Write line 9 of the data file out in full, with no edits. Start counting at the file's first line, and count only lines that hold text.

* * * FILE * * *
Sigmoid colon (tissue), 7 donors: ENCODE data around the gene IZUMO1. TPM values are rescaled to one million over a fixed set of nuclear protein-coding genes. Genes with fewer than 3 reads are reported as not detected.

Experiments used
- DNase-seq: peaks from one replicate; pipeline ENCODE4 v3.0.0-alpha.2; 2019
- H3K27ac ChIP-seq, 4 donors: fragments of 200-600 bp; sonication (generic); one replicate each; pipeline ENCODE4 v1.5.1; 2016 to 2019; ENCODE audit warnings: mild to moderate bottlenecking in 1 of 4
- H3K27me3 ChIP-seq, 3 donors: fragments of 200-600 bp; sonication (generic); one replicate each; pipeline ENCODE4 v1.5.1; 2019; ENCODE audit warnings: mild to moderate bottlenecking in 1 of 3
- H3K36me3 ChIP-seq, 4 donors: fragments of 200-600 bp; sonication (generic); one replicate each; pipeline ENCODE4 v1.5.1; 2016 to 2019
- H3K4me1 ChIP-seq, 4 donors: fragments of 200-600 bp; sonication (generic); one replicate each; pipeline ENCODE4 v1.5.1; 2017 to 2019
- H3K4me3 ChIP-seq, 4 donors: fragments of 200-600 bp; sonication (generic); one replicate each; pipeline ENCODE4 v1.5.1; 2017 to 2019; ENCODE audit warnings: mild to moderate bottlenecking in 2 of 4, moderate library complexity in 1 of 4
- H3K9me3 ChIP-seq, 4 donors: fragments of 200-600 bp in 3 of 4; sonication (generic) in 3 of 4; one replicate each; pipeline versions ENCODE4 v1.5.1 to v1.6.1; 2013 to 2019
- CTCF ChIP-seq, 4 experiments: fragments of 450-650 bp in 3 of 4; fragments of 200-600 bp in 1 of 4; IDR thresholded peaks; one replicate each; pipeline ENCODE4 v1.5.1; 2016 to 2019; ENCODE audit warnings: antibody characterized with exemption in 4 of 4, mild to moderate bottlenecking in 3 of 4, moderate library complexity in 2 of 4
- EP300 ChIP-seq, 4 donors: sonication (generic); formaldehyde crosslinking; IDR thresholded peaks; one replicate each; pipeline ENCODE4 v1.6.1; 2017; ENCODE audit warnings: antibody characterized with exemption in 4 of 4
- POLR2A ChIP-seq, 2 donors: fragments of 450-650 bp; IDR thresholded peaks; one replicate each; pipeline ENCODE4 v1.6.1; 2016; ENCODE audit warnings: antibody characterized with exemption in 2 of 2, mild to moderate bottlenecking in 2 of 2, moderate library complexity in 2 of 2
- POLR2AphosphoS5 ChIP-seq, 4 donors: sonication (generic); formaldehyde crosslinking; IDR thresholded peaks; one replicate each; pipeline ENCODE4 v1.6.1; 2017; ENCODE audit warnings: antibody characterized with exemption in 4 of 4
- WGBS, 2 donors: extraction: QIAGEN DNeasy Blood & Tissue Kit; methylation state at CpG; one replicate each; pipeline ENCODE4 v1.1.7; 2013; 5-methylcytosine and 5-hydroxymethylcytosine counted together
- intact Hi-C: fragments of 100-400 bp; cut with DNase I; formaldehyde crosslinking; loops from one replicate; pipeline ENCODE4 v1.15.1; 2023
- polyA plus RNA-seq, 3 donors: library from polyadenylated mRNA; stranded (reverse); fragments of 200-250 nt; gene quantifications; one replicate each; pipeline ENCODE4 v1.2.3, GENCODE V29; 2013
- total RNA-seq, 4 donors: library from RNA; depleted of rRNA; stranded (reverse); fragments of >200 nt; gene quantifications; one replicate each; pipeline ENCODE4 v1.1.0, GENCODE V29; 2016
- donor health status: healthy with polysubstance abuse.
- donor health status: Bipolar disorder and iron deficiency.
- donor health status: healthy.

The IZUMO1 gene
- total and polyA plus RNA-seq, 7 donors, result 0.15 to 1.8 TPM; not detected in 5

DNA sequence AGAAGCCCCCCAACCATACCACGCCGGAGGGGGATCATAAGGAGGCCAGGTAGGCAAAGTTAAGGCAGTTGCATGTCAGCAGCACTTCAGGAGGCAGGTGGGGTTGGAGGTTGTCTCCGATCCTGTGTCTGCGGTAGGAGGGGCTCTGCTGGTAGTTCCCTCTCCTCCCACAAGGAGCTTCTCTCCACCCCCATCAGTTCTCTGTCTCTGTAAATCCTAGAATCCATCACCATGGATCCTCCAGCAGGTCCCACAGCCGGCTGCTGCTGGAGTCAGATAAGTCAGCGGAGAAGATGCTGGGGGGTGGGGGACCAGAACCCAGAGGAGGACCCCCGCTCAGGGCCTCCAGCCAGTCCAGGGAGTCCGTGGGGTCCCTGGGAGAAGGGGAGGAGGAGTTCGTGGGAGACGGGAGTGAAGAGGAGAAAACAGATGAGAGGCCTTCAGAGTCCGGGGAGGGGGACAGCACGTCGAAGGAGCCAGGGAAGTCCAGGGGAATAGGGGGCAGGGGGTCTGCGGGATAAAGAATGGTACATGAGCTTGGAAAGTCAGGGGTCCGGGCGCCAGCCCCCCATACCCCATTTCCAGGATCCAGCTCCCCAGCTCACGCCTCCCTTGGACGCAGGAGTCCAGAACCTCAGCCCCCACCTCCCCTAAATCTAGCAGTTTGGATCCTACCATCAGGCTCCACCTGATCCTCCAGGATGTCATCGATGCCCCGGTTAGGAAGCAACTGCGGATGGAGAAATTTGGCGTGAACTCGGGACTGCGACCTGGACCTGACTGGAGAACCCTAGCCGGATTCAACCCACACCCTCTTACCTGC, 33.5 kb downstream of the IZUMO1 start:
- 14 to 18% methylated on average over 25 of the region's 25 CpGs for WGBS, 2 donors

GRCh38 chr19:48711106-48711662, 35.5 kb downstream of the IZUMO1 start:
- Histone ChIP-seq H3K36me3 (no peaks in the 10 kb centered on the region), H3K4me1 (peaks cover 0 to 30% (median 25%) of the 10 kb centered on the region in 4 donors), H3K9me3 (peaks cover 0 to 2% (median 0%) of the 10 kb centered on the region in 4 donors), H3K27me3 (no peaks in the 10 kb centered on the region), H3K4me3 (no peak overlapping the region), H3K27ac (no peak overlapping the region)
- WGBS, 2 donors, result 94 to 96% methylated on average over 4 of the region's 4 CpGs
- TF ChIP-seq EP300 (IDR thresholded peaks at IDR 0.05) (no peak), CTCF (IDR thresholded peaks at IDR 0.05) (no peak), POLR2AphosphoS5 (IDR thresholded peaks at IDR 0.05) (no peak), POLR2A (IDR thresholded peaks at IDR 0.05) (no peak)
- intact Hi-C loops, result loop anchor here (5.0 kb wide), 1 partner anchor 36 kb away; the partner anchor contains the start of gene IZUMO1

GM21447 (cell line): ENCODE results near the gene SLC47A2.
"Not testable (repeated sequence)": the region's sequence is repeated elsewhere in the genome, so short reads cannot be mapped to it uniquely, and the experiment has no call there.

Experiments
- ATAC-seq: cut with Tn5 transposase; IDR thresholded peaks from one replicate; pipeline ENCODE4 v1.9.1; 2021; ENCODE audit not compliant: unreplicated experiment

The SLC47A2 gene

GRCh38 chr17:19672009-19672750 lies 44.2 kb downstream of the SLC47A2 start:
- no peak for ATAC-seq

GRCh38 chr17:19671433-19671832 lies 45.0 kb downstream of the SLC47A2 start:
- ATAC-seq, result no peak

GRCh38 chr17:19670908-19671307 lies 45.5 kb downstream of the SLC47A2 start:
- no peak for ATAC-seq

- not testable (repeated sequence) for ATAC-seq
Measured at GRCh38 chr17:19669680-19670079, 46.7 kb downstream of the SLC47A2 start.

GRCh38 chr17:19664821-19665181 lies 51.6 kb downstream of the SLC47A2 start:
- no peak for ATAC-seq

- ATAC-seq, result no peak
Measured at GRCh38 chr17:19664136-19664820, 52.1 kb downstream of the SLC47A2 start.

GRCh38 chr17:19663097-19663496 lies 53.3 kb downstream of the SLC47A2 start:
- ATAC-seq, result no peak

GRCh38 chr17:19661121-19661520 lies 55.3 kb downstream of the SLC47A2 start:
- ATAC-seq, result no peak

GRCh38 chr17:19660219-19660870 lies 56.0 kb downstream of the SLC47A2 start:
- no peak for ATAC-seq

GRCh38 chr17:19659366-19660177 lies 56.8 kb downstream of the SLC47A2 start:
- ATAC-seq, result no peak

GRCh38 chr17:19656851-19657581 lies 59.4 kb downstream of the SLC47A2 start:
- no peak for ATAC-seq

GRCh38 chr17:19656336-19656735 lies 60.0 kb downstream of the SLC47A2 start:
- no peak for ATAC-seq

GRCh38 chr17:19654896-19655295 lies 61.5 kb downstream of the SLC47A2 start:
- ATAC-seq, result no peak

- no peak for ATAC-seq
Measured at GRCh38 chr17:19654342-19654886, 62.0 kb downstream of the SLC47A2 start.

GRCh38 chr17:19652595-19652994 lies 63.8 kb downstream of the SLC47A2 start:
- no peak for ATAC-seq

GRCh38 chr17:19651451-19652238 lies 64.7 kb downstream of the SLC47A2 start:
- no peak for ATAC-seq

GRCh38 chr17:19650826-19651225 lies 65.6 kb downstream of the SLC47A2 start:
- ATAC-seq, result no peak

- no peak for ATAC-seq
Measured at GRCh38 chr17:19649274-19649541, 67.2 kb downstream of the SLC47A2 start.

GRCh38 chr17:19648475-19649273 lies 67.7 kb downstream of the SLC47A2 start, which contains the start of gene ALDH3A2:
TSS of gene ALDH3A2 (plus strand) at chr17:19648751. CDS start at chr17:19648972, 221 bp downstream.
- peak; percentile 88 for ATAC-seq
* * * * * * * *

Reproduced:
- H3K9me3 ChIP-seq, 4 donors: fragments of 200-600 bp in 3 of 4; sonication (generic) in 3 of 4; one replicate each; pipeline versions ENCODE4 v1.5.1 to v1.6.1; 2013 to 2019